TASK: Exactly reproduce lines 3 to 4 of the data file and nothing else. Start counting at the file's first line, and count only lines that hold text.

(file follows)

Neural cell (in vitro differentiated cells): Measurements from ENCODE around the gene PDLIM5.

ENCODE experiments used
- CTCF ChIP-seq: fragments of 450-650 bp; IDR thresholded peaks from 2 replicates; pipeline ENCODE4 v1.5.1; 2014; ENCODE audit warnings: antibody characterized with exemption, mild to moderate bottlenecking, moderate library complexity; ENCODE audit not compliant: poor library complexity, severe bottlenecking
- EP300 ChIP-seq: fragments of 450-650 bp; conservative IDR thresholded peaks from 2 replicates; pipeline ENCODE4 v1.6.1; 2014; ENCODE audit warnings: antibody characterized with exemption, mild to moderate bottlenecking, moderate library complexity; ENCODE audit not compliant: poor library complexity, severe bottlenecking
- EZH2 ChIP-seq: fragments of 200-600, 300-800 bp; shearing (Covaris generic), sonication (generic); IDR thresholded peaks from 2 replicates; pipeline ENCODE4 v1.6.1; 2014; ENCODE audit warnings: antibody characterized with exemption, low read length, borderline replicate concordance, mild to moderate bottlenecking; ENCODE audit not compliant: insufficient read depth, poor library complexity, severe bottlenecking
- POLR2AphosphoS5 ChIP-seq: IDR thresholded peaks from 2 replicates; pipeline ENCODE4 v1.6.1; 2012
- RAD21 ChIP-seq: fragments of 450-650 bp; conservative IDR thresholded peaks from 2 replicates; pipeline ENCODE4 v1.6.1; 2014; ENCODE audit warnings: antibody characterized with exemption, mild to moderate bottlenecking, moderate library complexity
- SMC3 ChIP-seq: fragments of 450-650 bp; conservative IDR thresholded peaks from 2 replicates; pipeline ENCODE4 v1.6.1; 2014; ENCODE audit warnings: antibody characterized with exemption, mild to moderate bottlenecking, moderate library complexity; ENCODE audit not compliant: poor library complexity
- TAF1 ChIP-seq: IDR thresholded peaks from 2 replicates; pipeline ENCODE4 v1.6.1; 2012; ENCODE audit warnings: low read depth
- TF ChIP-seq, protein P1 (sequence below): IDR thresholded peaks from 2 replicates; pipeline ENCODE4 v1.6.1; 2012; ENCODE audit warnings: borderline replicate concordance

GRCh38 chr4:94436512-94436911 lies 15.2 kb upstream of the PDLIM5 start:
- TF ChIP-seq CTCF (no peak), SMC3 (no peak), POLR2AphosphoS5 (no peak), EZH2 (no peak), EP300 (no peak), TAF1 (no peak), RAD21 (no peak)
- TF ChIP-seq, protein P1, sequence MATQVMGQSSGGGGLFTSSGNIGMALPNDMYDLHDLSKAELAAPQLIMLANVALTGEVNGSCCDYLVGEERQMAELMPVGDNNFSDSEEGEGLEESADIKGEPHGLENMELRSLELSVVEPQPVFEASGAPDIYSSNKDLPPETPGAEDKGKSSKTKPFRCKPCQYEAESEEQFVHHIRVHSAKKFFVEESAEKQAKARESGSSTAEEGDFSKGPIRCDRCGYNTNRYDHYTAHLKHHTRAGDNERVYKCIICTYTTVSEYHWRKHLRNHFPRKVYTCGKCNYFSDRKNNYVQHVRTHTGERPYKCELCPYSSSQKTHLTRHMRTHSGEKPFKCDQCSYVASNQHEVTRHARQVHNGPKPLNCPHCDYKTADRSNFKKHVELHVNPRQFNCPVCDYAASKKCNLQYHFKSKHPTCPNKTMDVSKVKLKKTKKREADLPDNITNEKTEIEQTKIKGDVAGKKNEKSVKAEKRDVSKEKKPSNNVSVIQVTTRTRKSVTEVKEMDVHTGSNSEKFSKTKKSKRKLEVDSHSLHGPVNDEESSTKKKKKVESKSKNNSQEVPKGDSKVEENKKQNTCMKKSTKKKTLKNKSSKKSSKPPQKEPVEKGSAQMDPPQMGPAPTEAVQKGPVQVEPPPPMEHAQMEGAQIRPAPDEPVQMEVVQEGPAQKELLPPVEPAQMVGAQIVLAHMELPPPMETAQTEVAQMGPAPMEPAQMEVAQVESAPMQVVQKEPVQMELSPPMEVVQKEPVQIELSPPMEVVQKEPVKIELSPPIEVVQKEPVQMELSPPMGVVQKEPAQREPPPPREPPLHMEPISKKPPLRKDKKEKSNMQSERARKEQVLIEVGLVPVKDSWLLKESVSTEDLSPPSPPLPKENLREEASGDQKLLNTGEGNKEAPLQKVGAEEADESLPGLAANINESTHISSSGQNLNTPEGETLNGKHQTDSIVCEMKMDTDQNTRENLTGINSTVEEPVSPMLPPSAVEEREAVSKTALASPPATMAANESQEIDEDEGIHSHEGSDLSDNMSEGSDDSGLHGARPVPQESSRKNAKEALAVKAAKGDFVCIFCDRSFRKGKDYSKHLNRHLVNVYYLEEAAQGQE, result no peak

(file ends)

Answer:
- CTCF ChIP-seq: fragments of 450-650 bp; IDR thresholded peaks from 2 replicates; pipeline ENCODE4 v1.5.1; 2014; ENCODE audit warnings: antibody characterized with exemption, mild to moderate bottlenecking, moderate library complexity; ENCODE audit not compliant: poor library complexity, severe bottlenecking
- EP300 ChIP-seq: fragments of 450-650 bp; conservative IDR thresholded peaks from 2 replicates; pipeline ENCODE4 v1.6.1; 2014; ENCODE audit warnings: antibody characterized with exemption, mild to moderate bottlenecking, moderate library complexity; ENCODE audit not compliant: poor library complexity, severe bottlenecking